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Many Excel questions are about dates and times. Here are a very few common questions:
- Excel Time Calculations
- Excel Date Calculations
- Excel Date and Time Resources
1. Excel Time Calculations
Just add together like any number (=A1+A2+A3). Use custom number format [h]:mm in the result cell to prevent rollover at 24 hours (see the screen shot in question "When I try to sum the time data..." below.)
Just subtract, like =B1-A1. Use Calendar format 1904 if you need to display negative results; Tools/Options/Calculation and check the 1904 Date System checkbox. Note that 1904 calendar will offset all dates by 4 years 1 day, so be careful.
When I try to sum the time data in the format: 5:20, 12:02, 20:12 etc. I get the value that is the real sum minus N*24, e.g.. 2:07 instead of 50:07.
Use the custom number format [h]:mm to prevent rollover at 24 hours
I'm adding up a large number of cells with seconds in them, i.e... 25, 50 47, etc... the result I would like is 1:10, 1:50: 2:03
Since XL stores times as fractions of days, in order to convert integers into times you need to divide the sum by (24*60*60) or 86,400
I need to calculate a column with hh:mm (formatted for TIME) against a hour rate. So 0:45 minutes needs to be calculated against 120 per hour - with an answer of 90. Now it says 3.75?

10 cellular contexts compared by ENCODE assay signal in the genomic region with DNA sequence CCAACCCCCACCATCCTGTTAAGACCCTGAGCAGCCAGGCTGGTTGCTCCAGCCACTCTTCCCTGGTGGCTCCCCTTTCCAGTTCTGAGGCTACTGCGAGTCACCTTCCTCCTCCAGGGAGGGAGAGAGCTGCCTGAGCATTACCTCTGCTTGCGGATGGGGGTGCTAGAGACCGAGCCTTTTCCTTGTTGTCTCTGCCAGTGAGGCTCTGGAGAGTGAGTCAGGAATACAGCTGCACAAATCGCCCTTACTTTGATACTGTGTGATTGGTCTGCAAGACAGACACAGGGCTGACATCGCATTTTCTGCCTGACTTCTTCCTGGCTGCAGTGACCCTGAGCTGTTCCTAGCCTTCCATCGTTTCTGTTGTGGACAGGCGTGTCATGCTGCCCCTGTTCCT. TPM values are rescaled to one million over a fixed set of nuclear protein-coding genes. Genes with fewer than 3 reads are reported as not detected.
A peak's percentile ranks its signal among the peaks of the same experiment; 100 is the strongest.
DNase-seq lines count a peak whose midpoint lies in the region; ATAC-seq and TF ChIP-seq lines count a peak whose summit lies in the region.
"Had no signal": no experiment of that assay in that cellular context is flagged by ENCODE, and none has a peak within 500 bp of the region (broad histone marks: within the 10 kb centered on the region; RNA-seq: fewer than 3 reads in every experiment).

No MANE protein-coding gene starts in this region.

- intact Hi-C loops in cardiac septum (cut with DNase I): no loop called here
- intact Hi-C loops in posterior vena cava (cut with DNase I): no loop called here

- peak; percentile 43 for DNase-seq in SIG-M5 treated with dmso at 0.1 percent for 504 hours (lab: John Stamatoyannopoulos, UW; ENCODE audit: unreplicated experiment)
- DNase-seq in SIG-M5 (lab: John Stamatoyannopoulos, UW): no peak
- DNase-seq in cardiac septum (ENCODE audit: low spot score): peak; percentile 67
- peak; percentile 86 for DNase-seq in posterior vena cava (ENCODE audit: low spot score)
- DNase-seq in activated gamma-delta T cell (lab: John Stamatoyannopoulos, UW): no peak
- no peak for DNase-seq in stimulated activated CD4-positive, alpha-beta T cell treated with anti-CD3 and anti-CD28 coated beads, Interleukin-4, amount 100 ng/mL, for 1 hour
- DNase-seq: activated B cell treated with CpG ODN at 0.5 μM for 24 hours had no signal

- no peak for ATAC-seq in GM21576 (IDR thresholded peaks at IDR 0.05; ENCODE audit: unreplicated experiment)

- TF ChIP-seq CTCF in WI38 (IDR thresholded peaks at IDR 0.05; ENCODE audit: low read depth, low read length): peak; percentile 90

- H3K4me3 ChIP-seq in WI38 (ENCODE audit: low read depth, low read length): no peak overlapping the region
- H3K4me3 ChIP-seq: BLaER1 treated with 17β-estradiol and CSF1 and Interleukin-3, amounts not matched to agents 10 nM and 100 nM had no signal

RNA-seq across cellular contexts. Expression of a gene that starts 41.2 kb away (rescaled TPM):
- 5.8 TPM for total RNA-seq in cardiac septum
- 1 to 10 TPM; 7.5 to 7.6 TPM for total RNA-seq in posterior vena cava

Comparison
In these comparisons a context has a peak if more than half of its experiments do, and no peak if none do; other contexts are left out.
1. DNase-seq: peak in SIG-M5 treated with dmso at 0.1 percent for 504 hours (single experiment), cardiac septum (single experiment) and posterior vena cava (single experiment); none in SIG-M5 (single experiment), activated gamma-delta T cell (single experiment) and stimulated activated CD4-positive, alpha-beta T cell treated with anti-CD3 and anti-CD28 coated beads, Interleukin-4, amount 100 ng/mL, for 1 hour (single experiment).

1 is a day; 24 hours. So one hour is 1/24. =A1*B1*24 will bring the desired result. Format result cell as currency or number (it tends to pick the date format by default).
2. Excel Date Calculations
To enter the current date, press Ctrl + ; (hold the Ctrl key while typing a semicolon.)
To enter the current time, press Ctrl + : (hold the Ctrl key while typing a colon.)
When I copy and paste Excel dates, they end up one day wrong.
When I copy and paste dates, they end up four years wrong.
One workbook is using 1904 calendar, the other one 1900 (in the first example, years are not displayed, but definitely present). Go menu Tools>Options, Calculation and make them equal, preferably also correct if you know what the dates was supposed to be.
Could someone give me the series of worksheet functions that would emulate EOMONTH; last day of month?
The last day of the month equals the zero'th of next month for some strange reason: =DATE(YEAR(A1),MONTH(A1)+1,0)
Yes it does and it's not. The following MSKB article explains the reason:
Excel 2000 incorrectly assumes that the year 1900 is a leap year
Chip Pearson's web page on dates and times will give you an understanding of how this works in Excel , and it has lots of useful date and time samples.
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Original FAQs compiled by Harald Staff, Excel MVP 2000-2005. Additions by Debra Dalgleish.
Last updated: May 23, 2013 9:50 AM